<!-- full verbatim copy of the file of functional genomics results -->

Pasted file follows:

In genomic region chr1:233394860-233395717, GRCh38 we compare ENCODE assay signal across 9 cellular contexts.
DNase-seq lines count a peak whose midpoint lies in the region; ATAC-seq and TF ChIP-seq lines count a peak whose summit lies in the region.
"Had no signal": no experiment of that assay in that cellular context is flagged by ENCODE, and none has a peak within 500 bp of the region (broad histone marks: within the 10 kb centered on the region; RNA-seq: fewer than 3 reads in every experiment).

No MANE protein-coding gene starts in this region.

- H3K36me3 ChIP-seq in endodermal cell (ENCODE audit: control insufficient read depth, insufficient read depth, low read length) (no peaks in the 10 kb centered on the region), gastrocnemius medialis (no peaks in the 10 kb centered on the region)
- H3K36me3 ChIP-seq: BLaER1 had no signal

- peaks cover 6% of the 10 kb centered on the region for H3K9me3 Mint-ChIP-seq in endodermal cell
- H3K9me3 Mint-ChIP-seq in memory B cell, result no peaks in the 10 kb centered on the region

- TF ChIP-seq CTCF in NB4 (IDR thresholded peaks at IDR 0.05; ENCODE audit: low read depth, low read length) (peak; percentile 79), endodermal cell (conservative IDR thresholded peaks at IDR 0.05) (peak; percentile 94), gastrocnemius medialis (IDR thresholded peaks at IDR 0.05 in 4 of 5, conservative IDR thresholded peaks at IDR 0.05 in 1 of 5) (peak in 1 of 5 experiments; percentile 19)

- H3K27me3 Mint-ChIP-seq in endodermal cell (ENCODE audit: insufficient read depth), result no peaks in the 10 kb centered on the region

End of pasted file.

In genomic region chr1:233394860-233395717, GRCh38 we compare ENCODE assay signal across 9 cellular contexts.
DNase-seq lines count a peak whose midpoint lies in the region; ATAC-seq and TF ChIP-seq lines count a peak whose summit lies in the region.
"Had no signal": no experiment of that assay in that cellular context is flagged by ENCODE, and none has a peak within 500 bp of the region (broad histone marks: within the 10 kb centered on the region; RNA-seq: fewer than 3 reads in every experiment).

No MANE protein-coding gene starts in this region.

- H3K36me3 ChIP-seq in endodermal cell (ENCODE audit: control insufficient read depth, insufficient read depth, low read length) (no peaks in the 10 kb centered on the region), gastrocnemius medialis (no peaks in the 10 kb centered on the region)
- H3K36me3 ChIP-seq: BLaER1 had no signal

- peaks cover 6% of the 10 kb centered on the region for H3K9me3 Mint-ChIP-seq in endodermal cell
- H3K9me3 Mint-ChIP-seq in memory B cell, result no peaks in the 10 kb centered on the region

- TF ChIP-seq CTCF in NB4 (IDR thresholded peaks at IDR 0.05; ENCODE audit: low read depth, low read length) (peak; percentile 79), endodermal cell (conservative IDR thresholded peaks at IDR 0.05) (peak; percentile 94), gastrocnemius medialis (IDR thresholded peaks at IDR 0.05 in 4 of 5, conservative IDR thresholded peaks at IDR 0.05 in 1 of 5) (peak in 1 of 5 experiments; percentile 19)

- H3K27me3 Mint-ChIP-seq in endodermal cell (ENCODE audit: insufficient read depth), result no peaks in the 10 kb centered on the region